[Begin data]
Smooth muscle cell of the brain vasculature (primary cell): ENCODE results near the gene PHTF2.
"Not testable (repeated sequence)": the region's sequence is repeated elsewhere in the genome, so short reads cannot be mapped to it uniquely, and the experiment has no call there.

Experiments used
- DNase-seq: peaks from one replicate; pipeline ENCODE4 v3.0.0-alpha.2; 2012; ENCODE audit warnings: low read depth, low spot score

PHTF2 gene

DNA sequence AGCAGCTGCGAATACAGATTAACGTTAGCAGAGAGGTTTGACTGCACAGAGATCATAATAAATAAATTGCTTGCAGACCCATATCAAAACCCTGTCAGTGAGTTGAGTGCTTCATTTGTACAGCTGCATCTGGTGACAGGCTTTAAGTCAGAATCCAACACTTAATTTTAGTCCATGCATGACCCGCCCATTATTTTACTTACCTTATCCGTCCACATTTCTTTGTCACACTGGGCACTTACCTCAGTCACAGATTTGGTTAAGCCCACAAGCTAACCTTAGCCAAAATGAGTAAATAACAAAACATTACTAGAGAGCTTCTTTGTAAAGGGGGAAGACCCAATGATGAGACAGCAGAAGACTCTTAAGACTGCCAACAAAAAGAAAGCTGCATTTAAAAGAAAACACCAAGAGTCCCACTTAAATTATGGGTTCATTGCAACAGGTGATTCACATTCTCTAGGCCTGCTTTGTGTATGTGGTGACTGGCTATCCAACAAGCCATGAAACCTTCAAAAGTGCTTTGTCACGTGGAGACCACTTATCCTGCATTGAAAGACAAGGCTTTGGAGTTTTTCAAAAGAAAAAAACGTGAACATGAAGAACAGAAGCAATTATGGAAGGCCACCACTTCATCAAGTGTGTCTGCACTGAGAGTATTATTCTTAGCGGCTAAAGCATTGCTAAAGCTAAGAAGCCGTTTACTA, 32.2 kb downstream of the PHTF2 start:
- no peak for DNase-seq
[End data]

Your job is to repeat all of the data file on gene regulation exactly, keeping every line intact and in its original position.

Smooth muscle cell of the brain vasculature (primary cell): ENCODE results near the gene PHTF2.
"Not testable (repeated sequence)": the region's sequence is repeated elsewhere in the genome, so short reads cannot be mapped to it uniquely, and the experiment has no call there.

Experiments used
- DNase-seq: peaks from one replicate; pipeline ENCODE4 v3.0.0-alpha.2; 2012; ENCODE audit warnings: low read depth, low spot score

PHTF2 gene

DNA sequence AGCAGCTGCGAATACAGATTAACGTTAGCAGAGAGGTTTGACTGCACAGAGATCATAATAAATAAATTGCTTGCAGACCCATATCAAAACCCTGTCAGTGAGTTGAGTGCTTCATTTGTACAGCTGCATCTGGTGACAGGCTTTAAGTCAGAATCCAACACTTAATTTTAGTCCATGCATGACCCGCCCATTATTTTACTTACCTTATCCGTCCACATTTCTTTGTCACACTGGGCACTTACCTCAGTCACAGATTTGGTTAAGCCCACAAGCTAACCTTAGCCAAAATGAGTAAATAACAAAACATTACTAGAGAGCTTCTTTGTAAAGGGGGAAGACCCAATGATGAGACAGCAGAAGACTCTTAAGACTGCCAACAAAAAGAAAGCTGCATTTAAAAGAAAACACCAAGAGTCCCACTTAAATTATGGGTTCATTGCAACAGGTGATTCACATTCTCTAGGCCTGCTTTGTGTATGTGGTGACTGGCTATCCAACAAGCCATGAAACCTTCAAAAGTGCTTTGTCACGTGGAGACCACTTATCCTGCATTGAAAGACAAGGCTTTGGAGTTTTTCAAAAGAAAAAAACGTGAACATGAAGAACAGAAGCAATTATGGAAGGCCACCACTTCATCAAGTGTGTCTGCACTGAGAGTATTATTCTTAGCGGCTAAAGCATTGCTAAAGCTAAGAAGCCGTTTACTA, 32.2 kb downstream of the PHTF2 start:
- no peak for DNase-seq